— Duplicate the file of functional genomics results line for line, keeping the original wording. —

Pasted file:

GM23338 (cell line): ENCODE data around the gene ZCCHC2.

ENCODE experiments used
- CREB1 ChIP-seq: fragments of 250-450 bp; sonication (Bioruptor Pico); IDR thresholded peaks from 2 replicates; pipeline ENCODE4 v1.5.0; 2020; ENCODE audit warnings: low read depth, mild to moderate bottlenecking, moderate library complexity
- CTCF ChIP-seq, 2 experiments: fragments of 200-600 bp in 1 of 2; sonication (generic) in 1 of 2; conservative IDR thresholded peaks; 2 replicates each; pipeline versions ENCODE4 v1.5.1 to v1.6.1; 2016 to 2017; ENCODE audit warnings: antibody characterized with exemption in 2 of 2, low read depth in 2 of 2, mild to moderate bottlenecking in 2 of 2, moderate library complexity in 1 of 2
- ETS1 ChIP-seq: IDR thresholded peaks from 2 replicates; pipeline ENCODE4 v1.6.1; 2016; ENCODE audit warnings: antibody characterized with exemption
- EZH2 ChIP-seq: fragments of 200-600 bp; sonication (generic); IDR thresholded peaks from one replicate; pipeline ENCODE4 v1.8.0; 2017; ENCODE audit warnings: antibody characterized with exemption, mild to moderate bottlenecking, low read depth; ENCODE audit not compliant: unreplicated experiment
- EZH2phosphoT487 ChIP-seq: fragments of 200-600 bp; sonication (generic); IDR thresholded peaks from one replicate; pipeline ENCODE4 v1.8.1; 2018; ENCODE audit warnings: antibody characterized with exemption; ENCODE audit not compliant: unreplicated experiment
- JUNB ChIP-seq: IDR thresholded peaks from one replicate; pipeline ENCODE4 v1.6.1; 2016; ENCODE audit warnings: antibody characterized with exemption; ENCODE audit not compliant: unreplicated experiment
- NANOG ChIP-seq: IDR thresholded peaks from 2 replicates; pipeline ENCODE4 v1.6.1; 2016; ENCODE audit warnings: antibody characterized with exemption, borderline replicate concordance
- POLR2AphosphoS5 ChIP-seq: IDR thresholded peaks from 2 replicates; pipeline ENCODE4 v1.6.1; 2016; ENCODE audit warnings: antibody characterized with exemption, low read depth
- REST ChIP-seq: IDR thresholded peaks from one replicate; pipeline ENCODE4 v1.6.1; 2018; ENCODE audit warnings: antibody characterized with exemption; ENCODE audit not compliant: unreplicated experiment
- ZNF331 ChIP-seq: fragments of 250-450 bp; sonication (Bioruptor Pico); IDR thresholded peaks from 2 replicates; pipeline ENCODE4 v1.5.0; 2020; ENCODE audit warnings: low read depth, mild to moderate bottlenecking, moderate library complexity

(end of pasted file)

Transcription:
GM23338 (cell line): ENCODE data around the gene ZCCHC2.

ENCODE experiments used
- CREB1 ChIP-seq: fragments of 250-450 bp; sonication (Bioruptor Pico); IDR thresholded peaks from 2 replicates; pipeline ENCODE4 v1.5.0; 2020; ENCODE audit warnings: low read depth, mild to moderate bottlenecking, moderate library complexity
- CTCF ChIP-seq, 2 experiments: fragments of 200-600 bp in 1 of 2; sonication (generic) in 1 of 2; conservative IDR thresholded peaks; 2 replicates each; pipeline versions ENCODE4 v1.5.1 to v1.6.1; 2016 to 2017; ENCODE audit warnings: antibody characterized with exemption in 2 of 2, low read depth in 2 of 2, mild to moderate bottlenecking in 2 of 2, moderate library complexity in 1 of 2
- ETS1 ChIP-seq: IDR thresholded peaks from 2 replicates; pipeline ENCODE4 v1.6.1; 2016; ENCODE audit warnings: antibody characterized with exemption
- EZH2 ChIP-seq: fragments of 200-600 bp; sonication (generic); IDR thresholded peaks from one replicate; pipeline ENCODE4 v1.8.0; 2017; ENCODE audit warnings: antibody characterized with exemption, mild to moderate bottlenecking, low read depth; ENCODE audit not compliant: unreplicated experiment
- EZH2phosphoT487 ChIP-seq: fragments of 200-600 bp; sonication (generic); IDR thresholded peaks from one replicate; pipeline ENCODE4 v1.8.1; 2018; ENCODE audit warnings: antibody characterized with exemption; ENCODE audit not compliant: unreplicated experiment
- JUNB ChIP-seq: IDR thresholded peaks from one replicate; pipeline ENCODE4 v1.6.1; 2016; ENCODE audit warnings: antibody characterized with exemption; ENCODE audit not compliant: unreplicated experiment
- NANOG ChIP-seq: IDR thresholded peaks from 2 replicates; pipeline ENCODE4 v1.6.1; 2016; ENCODE audit warnings: antibody characterized with exemption, borderline replicate concordance
- POLR2AphosphoS5 ChIP-seq: IDR thresholded peaks from 2 replicates; pipeline ENCODE4 v1.6.1; 2016; ENCODE audit warnings: antibody characterized with exemption, low read depth
- REST ChIP-seq: IDR thresholded peaks from one replicate; pipeline ENCODE4 v1.6.1; 2018; ENCODE audit warnings: antibody characterized with exemption; ENCODE audit not compliant: unreplicated experiment
- ZNF331 ChIP-seq: fragments of 250-450 bp; sonication (Bioruptor Pico); IDR thresholded peaks from 2 replicates; pipeline ENCODE4 v1.5.0; 2020; ENCODE audit warnings: low read depth, mild to moderate bottlenecking, moderate library complexity